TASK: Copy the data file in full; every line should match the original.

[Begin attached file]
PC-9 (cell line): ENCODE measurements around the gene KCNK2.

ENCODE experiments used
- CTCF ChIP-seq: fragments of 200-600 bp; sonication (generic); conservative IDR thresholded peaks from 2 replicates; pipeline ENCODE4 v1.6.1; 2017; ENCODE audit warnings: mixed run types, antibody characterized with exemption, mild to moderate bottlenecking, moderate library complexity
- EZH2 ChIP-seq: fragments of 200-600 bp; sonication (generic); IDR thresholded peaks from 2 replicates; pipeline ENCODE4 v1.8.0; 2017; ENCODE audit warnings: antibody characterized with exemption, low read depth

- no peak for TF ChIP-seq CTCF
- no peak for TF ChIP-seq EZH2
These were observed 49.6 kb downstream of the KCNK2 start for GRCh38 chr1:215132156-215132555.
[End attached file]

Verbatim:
PC-9 (cell line): ENCODE measurements around the gene KCNK2.

ENCODE experiments used
- CTCF ChIP-seq: fragments of 200-600 bp; sonication (generic); conservative IDR thresholded peaks from 2 replicates; pipeline ENCODE4 v1.6.1; 2017; ENCODE audit warnings: mixed run types, antibody characterized with exemption, mild to moderate bottlenecking, moderate library complexity
- EZH2 ChIP-seq: fragments of 200-600 bp; sonication (generic); IDR thresholded peaks from 2 replicates; pipeline ENCODE4 v1.8.0; 2017; ENCODE audit warnings: antibody characterized with exemption, low read depth

- no peak for TF ChIP-seq CTCF
- no peak for TF ChIP-seq EZH2
These were observed 49.6 kb downstream of the KCNK2 start for GRCh38 chr1:215132156-215132555.